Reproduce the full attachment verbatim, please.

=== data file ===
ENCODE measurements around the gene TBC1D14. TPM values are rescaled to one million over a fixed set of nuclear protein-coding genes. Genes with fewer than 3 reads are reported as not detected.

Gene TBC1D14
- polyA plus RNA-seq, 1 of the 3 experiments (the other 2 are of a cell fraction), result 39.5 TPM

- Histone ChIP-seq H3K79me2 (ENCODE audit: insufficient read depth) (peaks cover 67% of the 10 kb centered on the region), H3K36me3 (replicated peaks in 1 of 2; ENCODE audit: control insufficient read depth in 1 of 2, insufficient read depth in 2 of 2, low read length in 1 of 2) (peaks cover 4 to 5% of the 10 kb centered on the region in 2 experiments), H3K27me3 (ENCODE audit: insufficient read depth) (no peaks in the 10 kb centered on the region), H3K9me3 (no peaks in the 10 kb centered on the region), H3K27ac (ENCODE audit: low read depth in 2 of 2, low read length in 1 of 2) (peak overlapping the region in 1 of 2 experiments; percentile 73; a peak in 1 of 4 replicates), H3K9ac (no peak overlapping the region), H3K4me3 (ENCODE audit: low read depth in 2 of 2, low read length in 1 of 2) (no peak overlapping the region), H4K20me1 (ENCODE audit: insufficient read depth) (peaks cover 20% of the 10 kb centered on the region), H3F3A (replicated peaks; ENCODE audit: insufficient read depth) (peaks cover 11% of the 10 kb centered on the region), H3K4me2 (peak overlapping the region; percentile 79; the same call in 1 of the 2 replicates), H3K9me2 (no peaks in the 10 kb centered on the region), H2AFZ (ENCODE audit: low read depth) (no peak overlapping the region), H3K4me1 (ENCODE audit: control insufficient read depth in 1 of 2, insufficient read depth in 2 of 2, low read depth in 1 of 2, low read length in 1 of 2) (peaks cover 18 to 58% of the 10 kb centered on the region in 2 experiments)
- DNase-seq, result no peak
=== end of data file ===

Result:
ENCODE measurements around the gene TBC1D14. TPM values are rescaled to one million over a fixed set of nuclear protein-coding genes. Genes with fewer than 3 reads are reported as not detected.

Gene TBC1D14
- polyA plus RNA-seq, 1 of the 3 experiments (the other 2 are of a cell fraction), result 39.5 TPM

- Histone ChIP-seq H3K79me2 (ENCODE audit: insufficient read depth) (peaks cover 67% of the 10 kb centered on the region), H3K36me3 (replicated peaks in 1 of 2; ENCODE audit: control insufficient read depth in 1 of 2, insufficient read depth in 2 of 2, low read length in 1 of 2) (peaks cover 4 to 5% of the 10 kb centered on the region in 2 experiments), H3K27me3 (ENCODE audit: insufficient read depth) (no peaks in the 10 kb centered on the region), H3K9me3 (no peaks in the 10 kb centered on the region), H3K27ac (ENCODE audit: low read depth in 2 of 2, low read length in 1 of 2) (peak overlapping the region in 1 of 2 experiments; percentile 73; a peak in 1 of 4 replicates), H3K9ac (no peak overlapping the region), H3K4me3 (ENCODE audit: low read depth in 2 of 2, low read length in 1 of 2) (no peak overlapping the region), H4K20me1 (ENCODE audit: insufficient read depth) (peaks cover 20% of the 10 kb centered on the region), H3F3A (replicated peaks; ENCODE audit: insufficient read depth) (peaks cover 11% of the 10 kb centered on the region), H3K4me2 (peak overlapping the region; percentile 79; the same call in 1 of the 2 replicates), H3K9me2 (no peaks in the 10 kb centered on the region), H2AFZ (ENCODE audit: low read depth) (no peak overlapping the region), H3K4me1 (ENCODE audit: control insufficient read depth in 1 of 2, insufficient read depth in 2 of 2, low read depth in 1 of 2, low read length in 1 of 2) (peaks cover 18 to 58% of the 10 kb centered on the region in 2 experiments)
- DNase-seq, result no peak